Chelsea Green Publishing

Chelsea Green Blog

Conservative Columnist Kathleen Parker Applauds Shift on Marijuana Policy

When you think about it, it makes sense. Conservatives purport to want the federal government to have less influence over state governments, and they support greater autonomy for states. It was George W. Bush’s war on medical marijuana that was the real head-scratcher; if he wanted the federal government to stop interfering in people’s lives, why did he greatly expand the reach and power of the Executive branch? Weird, right?

Some Conservatives in the William F. Buckley mold are coming out in favor of repealing marijuana prohibition. On this issue, liberals and conservatives appear to be united. What does this mean for the future of marijuana policy? Only time will tell, but I have to say, things look pretty rosy for the pro-marijuana reform crowd.

From the Washington Post:

In an act of merciful sanity, the Obama administration has made good on its promise to stop interfering with states that allow the medical use of marijuana.

Clink-clink, hear-hear, salud, cheers, et cetera, et cetera.

The announcement from Attorney General Eric Holder surely comes as a relief to the many who rely on cannabis to ease suffering from various ailments. This new, relaxed approach doesn’t let drug traffickers off the hook. It merely means that 14 states that now provide for some medical marijuana uses no longer need fear federal raids on dispensaries and users operating under state law.

It’s a good move, long overdue. But is it enough? Not quite.

The debate over whether Americans ought to have the right to be stupid — or to make other people seem more interesting — continues apace after 40 years of the (failed) “war on drugs.”

Arguments for and against decriminalization of some or all drugs are familiar by now. Distilled to the basics, the drug war has empowered criminals while criminalizing otherwise law-abiding citizens and wasted billions that could have been better spent on education and rehabilitation.

By ever-greater numbers, Americans support decriminalizing at least marijuana, which millions admit to having used, including a couple of presidents and a Supreme Court justice. A recent Gallup poll found that 44 percent of Americans favor legalization for any purpose, not just medical, up from 31 percent in 2000.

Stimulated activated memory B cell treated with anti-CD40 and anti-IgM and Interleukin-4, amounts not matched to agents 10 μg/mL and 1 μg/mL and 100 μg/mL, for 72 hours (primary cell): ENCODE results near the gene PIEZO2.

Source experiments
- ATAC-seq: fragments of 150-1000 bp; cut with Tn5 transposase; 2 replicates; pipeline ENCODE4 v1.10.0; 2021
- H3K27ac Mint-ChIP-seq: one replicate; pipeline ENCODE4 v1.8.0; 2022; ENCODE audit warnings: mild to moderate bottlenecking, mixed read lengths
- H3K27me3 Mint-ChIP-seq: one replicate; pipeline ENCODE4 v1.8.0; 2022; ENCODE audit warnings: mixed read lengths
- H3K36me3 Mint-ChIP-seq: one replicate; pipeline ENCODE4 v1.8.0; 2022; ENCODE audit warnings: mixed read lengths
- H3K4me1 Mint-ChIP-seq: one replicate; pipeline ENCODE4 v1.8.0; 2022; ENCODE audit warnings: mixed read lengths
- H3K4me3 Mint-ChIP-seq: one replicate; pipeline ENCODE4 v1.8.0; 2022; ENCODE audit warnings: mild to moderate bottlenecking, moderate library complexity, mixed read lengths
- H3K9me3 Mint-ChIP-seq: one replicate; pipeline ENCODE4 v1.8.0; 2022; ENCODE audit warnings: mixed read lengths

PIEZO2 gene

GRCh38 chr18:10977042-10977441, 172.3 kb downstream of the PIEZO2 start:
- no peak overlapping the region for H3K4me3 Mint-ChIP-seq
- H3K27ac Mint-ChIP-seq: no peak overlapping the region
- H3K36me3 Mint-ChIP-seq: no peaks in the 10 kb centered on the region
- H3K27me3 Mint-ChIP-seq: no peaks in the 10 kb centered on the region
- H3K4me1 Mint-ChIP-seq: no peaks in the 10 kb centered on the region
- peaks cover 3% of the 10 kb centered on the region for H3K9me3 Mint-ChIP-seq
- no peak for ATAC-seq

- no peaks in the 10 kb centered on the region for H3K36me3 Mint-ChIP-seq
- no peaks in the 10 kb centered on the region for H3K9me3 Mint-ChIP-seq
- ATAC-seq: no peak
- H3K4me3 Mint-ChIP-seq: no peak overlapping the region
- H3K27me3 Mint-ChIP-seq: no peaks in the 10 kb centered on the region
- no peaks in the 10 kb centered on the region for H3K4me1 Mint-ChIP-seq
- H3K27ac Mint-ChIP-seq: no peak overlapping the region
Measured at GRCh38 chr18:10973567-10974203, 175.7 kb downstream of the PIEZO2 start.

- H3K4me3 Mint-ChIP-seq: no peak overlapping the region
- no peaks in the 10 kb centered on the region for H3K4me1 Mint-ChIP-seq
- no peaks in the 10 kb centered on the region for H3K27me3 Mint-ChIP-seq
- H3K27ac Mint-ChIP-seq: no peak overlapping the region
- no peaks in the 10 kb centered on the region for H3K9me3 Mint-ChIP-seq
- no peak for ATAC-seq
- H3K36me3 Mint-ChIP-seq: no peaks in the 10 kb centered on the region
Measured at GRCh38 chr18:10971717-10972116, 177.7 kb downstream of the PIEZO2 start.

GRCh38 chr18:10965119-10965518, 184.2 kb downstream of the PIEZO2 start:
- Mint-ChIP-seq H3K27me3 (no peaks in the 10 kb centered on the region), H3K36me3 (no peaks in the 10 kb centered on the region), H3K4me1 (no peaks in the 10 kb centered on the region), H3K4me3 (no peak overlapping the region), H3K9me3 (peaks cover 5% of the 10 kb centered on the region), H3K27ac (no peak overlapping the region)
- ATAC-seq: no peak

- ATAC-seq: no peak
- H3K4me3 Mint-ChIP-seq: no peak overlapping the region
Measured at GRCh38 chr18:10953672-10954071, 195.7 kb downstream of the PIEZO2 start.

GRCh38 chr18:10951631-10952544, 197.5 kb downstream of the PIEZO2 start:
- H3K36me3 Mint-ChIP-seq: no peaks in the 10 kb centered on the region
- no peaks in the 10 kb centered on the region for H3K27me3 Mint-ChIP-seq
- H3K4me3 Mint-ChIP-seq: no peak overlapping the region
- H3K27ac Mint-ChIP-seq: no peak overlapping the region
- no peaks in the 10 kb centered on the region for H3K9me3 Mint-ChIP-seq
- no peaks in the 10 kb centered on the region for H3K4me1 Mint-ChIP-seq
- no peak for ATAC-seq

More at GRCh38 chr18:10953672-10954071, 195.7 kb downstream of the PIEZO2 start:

Read the whole article here.

Photo: CNN.com.

 

Related Articles:


Author Petra Kuenkel: The Art of Leading Collectively

More than ever before, there is a focus on new, collective forms of leadership—and an urgency to get collective change processes underway, all over the world. What’s behind the recent push to move collective leadership to the fore? Whether we find ourselves in societal or organizational change, it requires collective energy and drive to bring […] Read More

10 Books to Curl Up With This Winter

William Wordsworth was right when he said, “Nature never did betray the heart that loved her.” Nevertheless, the cold, dark days of winter can still get the best of even Nature’s most tenderhearted admirer. What’s one to do? We here at Chelsea Green have concocted the perfect cabin fever remedy with our suggested winter reading […] Read More

Top 8 Chelsea Green Books the Self-Styled Oregon Militia Should Read

The ongoing armed militia occupation of the Malheur National Wildlife Refuge in Oregon is showing no signs of ending — so, rather than send them snacks, or sex toys, we had an idea: Send them a book! Better yet, send them several Chelsea Green books. Don’t worry, we’ve picked five key titles that we think […] Read More

Author David Stroh: First Steps to Becoming a Systems Thinker

Systems thinking is often seen as something relegated to scientific and business analysis – economics, resource depletion, and climate. However, Systems Thinking for Social Change focuses on how to use systems thinking to make breakthrough progress on intransigent social problems. We asked author David Stroh how this approach can make an impact, and how readers […] Read More

Use Systems Thinking to Make Lasting Social Change

What can be done when our best intentions create unintended problems—such as temporary shelters increasing homelessness or food aid accelerating starvation?After decades of helping change-makers in the nonprofit, public, and private sectors address tough social problems, systems-thinking expert David Stroh shares the pioneering framework that both demystifies systems thinking and shows how it can lead […] Read More
Follow us
Get every new post delivered to your inbox
Join millions of other followers
Powered By WPFruits.com